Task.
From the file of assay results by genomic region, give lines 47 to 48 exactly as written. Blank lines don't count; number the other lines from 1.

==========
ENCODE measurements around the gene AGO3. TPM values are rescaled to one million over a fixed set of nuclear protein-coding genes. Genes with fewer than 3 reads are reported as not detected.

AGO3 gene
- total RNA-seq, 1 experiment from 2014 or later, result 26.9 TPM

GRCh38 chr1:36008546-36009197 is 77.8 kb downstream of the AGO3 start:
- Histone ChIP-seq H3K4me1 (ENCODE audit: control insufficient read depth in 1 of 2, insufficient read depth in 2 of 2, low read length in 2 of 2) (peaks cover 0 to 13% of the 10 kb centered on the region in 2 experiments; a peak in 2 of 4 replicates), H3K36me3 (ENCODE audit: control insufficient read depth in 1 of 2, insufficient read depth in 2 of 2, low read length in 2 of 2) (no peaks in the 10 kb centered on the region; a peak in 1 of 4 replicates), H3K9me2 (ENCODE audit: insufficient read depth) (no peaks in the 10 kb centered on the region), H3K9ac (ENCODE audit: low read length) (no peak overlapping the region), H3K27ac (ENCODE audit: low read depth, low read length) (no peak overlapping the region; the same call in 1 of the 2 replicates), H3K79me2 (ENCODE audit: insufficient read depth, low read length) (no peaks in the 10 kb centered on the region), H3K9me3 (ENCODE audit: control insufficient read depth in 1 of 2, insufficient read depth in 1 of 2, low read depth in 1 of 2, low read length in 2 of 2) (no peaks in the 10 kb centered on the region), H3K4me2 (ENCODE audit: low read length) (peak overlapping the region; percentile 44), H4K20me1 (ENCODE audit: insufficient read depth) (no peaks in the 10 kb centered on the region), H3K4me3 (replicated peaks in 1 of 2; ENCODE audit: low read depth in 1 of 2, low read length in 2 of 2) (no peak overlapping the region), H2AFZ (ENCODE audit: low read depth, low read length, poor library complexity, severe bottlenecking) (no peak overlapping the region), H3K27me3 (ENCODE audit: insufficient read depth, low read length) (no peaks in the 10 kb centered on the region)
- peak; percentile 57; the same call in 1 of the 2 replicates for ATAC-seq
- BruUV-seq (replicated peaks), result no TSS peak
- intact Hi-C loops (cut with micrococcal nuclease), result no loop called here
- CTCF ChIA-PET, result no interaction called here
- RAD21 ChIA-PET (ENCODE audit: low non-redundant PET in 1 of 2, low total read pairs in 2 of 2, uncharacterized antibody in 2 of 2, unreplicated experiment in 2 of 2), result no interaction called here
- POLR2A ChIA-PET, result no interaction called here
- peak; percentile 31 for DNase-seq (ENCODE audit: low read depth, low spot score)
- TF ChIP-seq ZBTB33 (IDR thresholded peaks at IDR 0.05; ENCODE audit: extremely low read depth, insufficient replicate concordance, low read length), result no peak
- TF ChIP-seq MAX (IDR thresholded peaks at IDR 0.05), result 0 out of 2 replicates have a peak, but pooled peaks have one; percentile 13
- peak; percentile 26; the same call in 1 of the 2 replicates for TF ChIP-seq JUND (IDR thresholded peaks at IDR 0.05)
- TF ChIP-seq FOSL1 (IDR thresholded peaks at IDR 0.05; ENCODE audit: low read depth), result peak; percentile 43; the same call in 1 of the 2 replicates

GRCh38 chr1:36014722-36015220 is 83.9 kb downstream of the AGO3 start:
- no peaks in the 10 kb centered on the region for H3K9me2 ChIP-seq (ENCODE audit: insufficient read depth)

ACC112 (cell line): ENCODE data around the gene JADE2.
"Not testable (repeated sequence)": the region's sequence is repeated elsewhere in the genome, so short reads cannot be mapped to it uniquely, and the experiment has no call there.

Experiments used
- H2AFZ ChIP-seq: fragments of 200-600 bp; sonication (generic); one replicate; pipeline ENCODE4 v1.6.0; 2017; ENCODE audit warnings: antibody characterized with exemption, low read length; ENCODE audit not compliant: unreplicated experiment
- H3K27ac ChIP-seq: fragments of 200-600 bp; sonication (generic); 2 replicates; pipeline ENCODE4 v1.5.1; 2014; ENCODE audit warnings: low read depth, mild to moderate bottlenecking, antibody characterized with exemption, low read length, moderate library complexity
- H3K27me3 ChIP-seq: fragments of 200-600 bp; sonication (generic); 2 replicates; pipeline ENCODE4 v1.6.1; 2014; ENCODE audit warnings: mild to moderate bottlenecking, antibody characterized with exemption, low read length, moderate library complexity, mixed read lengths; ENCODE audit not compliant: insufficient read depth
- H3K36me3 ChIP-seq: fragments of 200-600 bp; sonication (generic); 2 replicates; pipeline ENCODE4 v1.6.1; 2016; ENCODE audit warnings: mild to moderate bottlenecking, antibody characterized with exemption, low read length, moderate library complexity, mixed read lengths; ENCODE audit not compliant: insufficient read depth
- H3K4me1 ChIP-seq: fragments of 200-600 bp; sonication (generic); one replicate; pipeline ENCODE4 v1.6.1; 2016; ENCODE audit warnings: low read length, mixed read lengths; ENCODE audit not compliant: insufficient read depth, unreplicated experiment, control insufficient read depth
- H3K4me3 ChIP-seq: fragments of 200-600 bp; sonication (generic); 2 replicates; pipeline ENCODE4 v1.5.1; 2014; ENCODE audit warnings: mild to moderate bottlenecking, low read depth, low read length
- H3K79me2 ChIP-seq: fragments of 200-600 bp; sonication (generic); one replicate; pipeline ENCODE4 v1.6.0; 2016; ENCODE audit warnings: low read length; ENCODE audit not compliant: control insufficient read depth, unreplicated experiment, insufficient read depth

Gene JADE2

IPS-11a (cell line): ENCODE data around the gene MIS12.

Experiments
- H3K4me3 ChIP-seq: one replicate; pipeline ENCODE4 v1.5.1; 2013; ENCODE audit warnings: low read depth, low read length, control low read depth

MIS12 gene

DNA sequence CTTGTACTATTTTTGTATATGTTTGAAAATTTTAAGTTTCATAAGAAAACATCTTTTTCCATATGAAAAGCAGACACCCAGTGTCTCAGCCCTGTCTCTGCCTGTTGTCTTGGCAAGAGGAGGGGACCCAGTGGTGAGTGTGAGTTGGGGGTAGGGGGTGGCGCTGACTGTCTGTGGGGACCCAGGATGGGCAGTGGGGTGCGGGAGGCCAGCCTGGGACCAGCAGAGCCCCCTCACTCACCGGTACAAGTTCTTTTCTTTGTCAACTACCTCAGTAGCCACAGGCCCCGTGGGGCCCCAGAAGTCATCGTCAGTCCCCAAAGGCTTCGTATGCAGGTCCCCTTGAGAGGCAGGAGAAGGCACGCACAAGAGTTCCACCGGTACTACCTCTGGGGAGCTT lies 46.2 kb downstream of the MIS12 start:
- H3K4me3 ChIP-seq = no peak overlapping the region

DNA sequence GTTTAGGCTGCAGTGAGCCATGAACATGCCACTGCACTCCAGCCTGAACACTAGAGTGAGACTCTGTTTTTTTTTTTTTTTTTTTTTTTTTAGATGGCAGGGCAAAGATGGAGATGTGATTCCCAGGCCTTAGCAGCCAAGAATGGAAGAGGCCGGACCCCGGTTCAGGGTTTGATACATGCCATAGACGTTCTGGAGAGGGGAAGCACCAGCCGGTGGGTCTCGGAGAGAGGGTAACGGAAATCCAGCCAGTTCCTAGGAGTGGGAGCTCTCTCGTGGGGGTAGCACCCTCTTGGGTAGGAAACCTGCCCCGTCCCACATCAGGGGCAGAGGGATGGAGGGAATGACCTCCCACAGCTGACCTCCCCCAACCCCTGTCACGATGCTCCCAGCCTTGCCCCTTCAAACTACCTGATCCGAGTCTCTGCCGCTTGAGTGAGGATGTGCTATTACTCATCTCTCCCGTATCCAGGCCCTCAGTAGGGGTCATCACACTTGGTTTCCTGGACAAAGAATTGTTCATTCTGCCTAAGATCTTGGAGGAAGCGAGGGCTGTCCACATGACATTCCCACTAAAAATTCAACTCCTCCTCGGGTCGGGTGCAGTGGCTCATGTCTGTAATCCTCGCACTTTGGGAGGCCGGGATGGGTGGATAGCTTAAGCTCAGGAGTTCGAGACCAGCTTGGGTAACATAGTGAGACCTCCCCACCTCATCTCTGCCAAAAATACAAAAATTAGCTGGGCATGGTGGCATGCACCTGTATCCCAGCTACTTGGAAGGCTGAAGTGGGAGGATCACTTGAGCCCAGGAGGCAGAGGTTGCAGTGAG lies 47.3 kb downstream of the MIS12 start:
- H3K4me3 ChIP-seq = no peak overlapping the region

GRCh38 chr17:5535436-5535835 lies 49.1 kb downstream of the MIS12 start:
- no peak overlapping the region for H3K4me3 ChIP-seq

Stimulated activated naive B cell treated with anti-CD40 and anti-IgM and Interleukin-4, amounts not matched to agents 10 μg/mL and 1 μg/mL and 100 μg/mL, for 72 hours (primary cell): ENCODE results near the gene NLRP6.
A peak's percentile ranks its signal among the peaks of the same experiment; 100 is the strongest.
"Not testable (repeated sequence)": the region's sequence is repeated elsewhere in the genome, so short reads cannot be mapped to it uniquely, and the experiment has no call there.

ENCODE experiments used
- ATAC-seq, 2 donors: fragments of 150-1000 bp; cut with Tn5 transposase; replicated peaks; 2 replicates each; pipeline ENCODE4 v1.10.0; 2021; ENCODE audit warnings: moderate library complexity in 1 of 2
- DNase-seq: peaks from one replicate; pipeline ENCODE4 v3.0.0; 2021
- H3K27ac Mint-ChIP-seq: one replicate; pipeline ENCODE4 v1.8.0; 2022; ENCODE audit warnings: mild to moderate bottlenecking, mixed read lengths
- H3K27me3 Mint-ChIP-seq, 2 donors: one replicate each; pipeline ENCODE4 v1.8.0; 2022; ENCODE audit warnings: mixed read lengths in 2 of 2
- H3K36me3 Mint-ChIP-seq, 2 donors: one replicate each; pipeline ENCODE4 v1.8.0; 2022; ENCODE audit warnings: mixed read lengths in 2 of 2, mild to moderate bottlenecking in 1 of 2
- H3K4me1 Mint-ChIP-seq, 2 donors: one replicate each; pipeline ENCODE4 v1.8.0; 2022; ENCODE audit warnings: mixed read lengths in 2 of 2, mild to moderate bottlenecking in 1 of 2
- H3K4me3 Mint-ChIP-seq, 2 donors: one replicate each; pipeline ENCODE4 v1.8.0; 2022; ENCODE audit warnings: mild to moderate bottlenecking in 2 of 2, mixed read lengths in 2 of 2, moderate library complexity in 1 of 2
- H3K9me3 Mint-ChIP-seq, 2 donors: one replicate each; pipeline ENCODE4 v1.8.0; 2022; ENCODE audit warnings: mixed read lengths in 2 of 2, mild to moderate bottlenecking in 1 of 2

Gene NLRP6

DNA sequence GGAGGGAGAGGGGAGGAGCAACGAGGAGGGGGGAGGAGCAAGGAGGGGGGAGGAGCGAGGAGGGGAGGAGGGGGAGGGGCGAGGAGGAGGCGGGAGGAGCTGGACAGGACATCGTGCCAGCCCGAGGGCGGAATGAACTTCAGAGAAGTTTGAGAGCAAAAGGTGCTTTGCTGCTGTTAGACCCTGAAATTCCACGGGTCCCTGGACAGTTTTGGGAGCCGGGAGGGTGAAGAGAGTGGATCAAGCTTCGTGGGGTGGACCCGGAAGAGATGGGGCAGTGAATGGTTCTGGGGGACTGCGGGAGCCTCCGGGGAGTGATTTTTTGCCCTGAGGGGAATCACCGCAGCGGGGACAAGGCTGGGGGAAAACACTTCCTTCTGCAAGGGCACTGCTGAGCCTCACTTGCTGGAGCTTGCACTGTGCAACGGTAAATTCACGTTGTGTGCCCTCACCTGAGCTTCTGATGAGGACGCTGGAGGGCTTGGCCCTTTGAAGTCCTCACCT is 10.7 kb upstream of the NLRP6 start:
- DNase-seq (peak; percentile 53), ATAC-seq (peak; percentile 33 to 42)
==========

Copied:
- H3K27me3 Mint-ChIP-seq, 2 donors: one replicate each; pipeline ENCODE4 v1.8.0; 2022; ENCODE audit warnings: mixed read lengths in 2 of 2
- H3K36me3 Mint-ChIP-seq, 2 donors: one replicate each; pipeline ENCODE4 v1.8.0; 2022; ENCODE audit warnings: mixed read lengths in 2 of 2, mild to moderate bottlenecking in 1 of 2